6.2. CMMI Ownership
When it comes to CMMI, the issue of ownership is easy: all citizens of the U.S. own it. If you're an American, you own CMMI because you paid for it. As mentioned in the previous section, CMMI is a product of the Software Engineering Institute (SEI), and the SEI is a federally funded research and development center sponsored by the Department of Defense. So CMMI belongs to the American people. If you're an American, you get full use of it, free and clear. But you don't just own CMMI. Just as important, youand everyone elsehave access to just about all the programs developed by the SEI. These include programs to help you implement CMMI, programs to help you assess your implementation, tips and techniques for your staff, and methods for technology management in areas other than the systems and software development fields. You can take a look at everything the SEI makes available to you at its web site, www.sei.cmu.edu. There, you can browse through an extensive library of programs, papers, analyses, reviews, and studies, all geared to helping you make your IT program stronger.
Because most of the work of the SEI is released into the public domain, you get unlimited distribution rights to the material as well. That means you can download any of the specs from the SEI and make copies for everyone in your organization at no charge. You can share them, teach them, even write books about them. You can hand them out on street corners if you want. The only requirement is that you respect the copyrights. You can't, for example, republish CMMI as "Joe's Maturity Model." Other than that, the field is yours.
This ownership status brings with it one advantage that the ISO 9001:2000 Standard and Six Sigma can't offer. CMMI is a fully supported program that is free to implement. ISO 9001 isn't. Sure, it is indeed a fully supported program; the ISO is a highly organized enterprise. And it has been able to develop and refine its Quality Management System standards in a smooth and successful manner. But you have to pay a fee to get the standard. It is not free. It is copyrighted, and that copyright is tightly enforced. If I wanted to publish a book on how to implement ISO 9001:2000, I would be allowed to present only my interpretation of the spec, not the spec itself. If I retyped the official ISO spec, I'd have attorneys from Geneva knocking at my door as fast as an SST could cross the Atlantic.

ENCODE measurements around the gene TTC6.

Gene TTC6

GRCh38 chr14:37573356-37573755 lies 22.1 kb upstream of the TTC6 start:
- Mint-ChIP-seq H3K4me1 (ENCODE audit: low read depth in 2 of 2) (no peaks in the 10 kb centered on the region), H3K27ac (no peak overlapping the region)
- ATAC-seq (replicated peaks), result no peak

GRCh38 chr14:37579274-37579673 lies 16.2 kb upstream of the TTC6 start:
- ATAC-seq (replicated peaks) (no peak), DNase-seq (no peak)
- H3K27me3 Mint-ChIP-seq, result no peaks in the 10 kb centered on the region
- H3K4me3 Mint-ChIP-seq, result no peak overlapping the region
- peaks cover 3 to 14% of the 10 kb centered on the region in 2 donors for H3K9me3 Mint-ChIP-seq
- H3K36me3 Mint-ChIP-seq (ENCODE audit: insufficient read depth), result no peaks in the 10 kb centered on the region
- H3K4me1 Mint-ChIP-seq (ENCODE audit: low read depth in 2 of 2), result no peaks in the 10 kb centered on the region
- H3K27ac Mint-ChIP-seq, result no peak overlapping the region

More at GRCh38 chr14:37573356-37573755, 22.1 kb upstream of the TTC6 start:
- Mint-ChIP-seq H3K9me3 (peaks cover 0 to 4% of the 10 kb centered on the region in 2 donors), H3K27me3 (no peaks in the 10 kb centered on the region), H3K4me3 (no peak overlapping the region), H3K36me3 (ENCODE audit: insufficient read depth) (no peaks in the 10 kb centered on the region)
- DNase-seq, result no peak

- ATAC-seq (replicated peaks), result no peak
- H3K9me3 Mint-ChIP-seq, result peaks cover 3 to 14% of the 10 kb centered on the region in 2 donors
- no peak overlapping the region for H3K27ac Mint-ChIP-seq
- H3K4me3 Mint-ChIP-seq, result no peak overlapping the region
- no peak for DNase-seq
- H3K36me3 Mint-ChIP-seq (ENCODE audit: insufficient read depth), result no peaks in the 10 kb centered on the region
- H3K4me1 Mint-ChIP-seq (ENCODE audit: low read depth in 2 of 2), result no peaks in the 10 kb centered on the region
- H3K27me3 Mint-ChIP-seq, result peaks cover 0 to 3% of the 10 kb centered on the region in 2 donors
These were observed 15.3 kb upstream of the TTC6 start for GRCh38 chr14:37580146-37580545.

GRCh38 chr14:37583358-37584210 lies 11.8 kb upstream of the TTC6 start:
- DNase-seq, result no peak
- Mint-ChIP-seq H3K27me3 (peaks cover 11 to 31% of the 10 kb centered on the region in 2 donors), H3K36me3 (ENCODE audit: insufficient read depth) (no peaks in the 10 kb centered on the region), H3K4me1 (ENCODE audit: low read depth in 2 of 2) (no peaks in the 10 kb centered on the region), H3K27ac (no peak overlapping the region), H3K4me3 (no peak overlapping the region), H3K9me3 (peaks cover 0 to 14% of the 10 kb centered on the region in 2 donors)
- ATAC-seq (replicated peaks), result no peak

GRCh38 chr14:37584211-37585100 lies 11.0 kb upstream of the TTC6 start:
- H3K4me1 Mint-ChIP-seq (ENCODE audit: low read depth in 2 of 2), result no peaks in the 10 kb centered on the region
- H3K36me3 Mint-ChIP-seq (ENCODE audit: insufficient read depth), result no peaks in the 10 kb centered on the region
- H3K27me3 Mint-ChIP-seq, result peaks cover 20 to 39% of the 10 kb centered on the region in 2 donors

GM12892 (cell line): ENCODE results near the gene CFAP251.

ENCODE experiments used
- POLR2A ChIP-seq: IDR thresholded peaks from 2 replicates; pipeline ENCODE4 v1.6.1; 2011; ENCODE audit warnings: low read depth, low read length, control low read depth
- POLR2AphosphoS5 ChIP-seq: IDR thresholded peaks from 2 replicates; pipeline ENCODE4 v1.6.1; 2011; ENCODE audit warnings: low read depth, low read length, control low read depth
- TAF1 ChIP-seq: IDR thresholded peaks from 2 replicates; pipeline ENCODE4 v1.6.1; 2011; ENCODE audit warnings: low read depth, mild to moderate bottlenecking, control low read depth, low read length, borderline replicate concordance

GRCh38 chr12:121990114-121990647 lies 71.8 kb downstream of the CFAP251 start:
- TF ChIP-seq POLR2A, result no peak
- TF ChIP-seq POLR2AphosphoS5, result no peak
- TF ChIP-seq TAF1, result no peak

With Six Sigma, the view is a little different. Six Sigma is free, free in the same way that mathematics is free. If you know how to do it, you can do it any place and any time you want. What Six Sigma currently lacks is a recognized, centralized governing body. There are solid organizations out there that can mentor people into the Six Sigma fold (places like Six Sigma Academy and the American Society for Quality), but Six Sigma has not yet emerged as a coordinated, programmatic standard.
CMMI has the advantage of being both free and centrally maintained. This brings us to a paradox inherent in CMMI's "free" status. Created for the U.S. by the U.S., it has become immensely popular worldwide, in large part because it is free and it is so well supported. Companies around the globe are taking advantage of this; some think India probably has more Maturity Level 5 organizations per square mile than any other place on the planet. The government of Poland has made CMMI certification a required part of its national IT project bid process. The government of Tasmania is exploring initiatives to support CMMI adoption. The University of Ulster has been chartered by the UK Ministry of Defense to provide CMMI solutions in the Northern Ireland IT business sector. The Japanese government is contemplating establishing a CMMI Research Center to support CMMI in its territories. I have personally worked with representatives from Sweden, Portugal, Spain, and the Ukraine, all actively pursuing CMMI programs.[*]
So what started out as a strategy to hone American competitiveness has transformed into a worldwide quality standard. That's probably a good trend. The broad acceptance of CMMI and other SEI programs will no doubt have a consolidating effect on the standards world. Even now, the SEI and ISO are working together to design what may become a single method for program appraisals, applicable to both CMMI and 9001:2000 models.
What you own then is a CMMI that is robust, effective, and positioned for future growth. What lies at the heart of this successful model? That's what I'll look at in the next section. I'll explore the design, structure, and components that make up CMMI.